Pope Francis is “particularly worried that violence not be used” during the ongoing political crisis in Venezuela.
The Vatican ambassador to Venezuela, Archbishop Aldo Giordano, said the pope is “very concerned” about the country, after meeting with the pontiff earlier this week.
Giordano told Vatican Radio he informed the pope about what is happening on the ground, including the lack of food and medicine.
A transcript of the interview was published on the Venezuelan Bishops’ Conference website on June 29.
“Unfortunately, we can’t yet see any light, but the Pope has been encouraging us to find paths of solidarity, ways of giving hope to the people, maintaining faith and also reiterated that the Holy See is available to offer help if new possibilities of some kind of negotiation come up, or when there is an authentic will to tackle the problem,” Giordano said.
Over 70 people have been killed in Venezuela since massive protests began last April, and thousands have been wounded.
During short-lived talks last year between the government of Nicolas Maduro and the opposition – which controls the legislative assembly – the Vatican took part, but remained neutral in the hopes of brokering a deal between both sides.
During this period, Vatican Secretary of State Cardinal Pietro Parolin, who previously served as the Vatican representative to Venezuela, sent a letter laying out several conditions for the talks to continue: Allowing humanitarian aid to reach those who need it, the recognition of the National Assembly, the release of political prisoners, and allowing elections.
The talks quickly went nowhere after Maduro failed to release political prisoners or any other part of the negotiations’ conditions.
Earlier this year, when the president announced a constitutional reform was in the works (a “reform” which many say aims to neuter the opposition), the bishops released a statement opposing the measure.
The Catholic bishops in the country have strongly opposed the authoritarian actions of the government, and in response gangs with ties to the government have attacked churches, bishops and priests. Masses have even been interrupted by pro-government militants.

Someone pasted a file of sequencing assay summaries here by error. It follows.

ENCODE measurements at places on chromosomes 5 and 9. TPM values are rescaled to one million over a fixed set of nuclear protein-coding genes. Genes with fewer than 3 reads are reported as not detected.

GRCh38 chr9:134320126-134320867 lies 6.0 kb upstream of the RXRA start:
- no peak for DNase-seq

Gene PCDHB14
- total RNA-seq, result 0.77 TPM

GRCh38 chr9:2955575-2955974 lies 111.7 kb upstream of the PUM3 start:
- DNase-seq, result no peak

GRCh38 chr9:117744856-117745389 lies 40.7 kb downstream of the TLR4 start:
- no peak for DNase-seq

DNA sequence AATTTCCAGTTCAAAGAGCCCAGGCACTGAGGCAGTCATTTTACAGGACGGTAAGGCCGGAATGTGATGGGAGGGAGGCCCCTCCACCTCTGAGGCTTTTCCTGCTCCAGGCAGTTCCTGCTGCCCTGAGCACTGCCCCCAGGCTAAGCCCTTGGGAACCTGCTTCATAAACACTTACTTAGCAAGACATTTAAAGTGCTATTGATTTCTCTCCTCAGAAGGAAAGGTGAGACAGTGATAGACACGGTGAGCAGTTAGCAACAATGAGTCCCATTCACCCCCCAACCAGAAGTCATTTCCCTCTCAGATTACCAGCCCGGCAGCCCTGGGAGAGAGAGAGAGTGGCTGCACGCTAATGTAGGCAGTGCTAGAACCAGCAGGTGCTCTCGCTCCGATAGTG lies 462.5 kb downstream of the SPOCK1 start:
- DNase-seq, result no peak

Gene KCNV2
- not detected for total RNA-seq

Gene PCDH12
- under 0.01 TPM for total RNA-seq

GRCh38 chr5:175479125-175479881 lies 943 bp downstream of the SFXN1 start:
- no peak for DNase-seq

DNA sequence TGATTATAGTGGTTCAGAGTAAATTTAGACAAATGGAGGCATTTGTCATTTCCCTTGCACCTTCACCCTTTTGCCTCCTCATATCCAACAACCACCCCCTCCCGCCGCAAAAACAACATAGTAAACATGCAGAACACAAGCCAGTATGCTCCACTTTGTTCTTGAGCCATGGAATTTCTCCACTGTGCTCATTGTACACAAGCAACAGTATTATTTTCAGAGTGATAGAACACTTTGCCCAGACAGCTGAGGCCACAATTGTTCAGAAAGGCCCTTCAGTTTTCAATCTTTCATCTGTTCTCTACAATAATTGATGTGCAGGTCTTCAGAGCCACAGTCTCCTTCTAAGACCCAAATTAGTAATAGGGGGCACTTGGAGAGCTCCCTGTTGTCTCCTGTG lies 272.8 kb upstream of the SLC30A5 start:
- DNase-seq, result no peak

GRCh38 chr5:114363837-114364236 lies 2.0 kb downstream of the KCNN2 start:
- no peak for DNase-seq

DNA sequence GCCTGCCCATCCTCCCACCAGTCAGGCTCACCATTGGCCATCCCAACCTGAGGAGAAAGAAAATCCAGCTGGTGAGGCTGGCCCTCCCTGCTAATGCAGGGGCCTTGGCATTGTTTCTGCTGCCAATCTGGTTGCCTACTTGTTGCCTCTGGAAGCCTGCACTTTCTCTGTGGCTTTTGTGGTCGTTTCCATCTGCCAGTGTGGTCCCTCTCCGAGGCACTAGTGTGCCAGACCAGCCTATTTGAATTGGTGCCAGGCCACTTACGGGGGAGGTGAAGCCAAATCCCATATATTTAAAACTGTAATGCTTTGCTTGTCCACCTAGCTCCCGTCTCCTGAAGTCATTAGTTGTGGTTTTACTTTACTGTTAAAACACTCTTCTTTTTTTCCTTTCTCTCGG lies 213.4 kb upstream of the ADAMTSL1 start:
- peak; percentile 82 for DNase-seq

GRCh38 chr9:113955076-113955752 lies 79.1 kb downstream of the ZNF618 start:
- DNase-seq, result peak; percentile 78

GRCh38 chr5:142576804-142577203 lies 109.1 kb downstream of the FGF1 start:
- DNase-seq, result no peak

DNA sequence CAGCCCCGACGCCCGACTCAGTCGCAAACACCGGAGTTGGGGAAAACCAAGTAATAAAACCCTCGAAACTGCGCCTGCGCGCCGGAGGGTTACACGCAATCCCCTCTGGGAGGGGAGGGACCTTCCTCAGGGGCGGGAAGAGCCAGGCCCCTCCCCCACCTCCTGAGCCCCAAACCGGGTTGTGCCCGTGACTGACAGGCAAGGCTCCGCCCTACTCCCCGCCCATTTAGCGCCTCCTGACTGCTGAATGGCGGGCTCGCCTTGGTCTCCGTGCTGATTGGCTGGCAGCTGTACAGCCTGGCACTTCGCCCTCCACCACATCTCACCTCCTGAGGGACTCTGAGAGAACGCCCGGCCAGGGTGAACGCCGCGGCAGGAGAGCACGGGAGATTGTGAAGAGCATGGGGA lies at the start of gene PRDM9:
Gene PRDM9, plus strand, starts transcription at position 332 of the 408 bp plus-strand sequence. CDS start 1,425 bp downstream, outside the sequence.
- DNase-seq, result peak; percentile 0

Giordano said the pope “knows the political and social situation very well, and is concerned.”
The Vatican diplomat said Francis expressed his solidarity for the victims of violence, especially young people and their families.
“He always says we have to help Venezuela,” Giordano said.
“The people are suffering,” the archbishop continued. “We hope that the welfare of Venezuelans will be a priority for all political forces.”
Giordano said it is important for this to take place before the political process to find a solution can begin.
Earlier this month, the Venezuelan bishops also met with Francis.
“He … told us that we have his full trust, and we have a great communion with him and his magisterium, so there’s no distance between him and the conference,” said Archbishop Diego Padrón, president of the Venezuelan Bishops’ Conference, talking to reporters hours after the group met Francis.
A week after that meeting, Maduro gave Giordano a letter for the pope asking him to mediate in the crisis, a three-page text in which the Venezuelan president speaks of “actions of vandalism” by the “forces of darkness” that “yearn for a military intervention by the United States.”